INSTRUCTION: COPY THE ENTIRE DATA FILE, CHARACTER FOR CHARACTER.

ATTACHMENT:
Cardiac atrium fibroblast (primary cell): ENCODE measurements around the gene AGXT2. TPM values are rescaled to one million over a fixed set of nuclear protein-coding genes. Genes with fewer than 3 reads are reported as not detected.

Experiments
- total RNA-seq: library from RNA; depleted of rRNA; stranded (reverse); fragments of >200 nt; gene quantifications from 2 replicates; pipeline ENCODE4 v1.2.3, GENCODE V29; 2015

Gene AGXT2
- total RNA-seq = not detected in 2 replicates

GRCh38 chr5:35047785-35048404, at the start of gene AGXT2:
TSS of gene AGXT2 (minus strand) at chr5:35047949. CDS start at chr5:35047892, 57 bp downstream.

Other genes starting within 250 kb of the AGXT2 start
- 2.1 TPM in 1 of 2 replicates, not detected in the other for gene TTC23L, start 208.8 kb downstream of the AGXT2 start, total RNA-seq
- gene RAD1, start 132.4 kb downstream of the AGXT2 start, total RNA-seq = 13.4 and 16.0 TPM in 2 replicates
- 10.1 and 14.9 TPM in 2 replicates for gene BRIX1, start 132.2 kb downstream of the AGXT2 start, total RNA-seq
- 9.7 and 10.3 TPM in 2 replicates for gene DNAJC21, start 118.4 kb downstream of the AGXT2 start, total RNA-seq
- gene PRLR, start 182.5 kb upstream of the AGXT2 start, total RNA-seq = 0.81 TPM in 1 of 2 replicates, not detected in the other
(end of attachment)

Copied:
Cardiac atrium fibroblast (primary cell): ENCODE measurements around the gene AGXT2. TPM values are rescaled to one million over a fixed set of nuclear protein-coding genes. Genes with fewer than 3 reads are reported as not detected.

Experiments
- total RNA-seq: library from RNA; depleted of rRNA; stranded (reverse); fragments of >200 nt; gene quantifications from 2 replicates; pipeline ENCODE4 v1.2.3, GENCODE V29; 2015

Gene AGXT2
- total RNA-seq = not detected in 2 replicates

GRCh38 chr5:35047785-35048404, at the start of gene AGXT2:
TSS of gene AGXT2 (minus strand) at chr5:35047949. CDS start at chr5:35047892, 57 bp downstream.

Other genes starting within 250 kb of the AGXT2 start
- 2.1 TPM in 1 of 2 replicates, not detected in the other for gene TTC23L, start 208.8 kb downstream of the AGXT2 start, total RNA-seq
- gene RAD1, start 132.4 kb downstream of the AGXT2 start, total RNA-seq = 13.4 and 16.0 TPM in 2 replicates
- 10.1 and 14.9 TPM in 2 replicates for gene BRIX1, start 132.2 kb downstream of the AGXT2 start, total RNA-seq
- 9.7 and 10.3 TPM in 2 replicates for gene DNAJC21, start 118.4 kb downstream of the AGXT2 start, total RNA-seq
- gene PRLR, start 182.5 kb upstream of the AGXT2 start, total RNA-seq = 0.81 TPM in 1 of 2 replicates, not detected in the other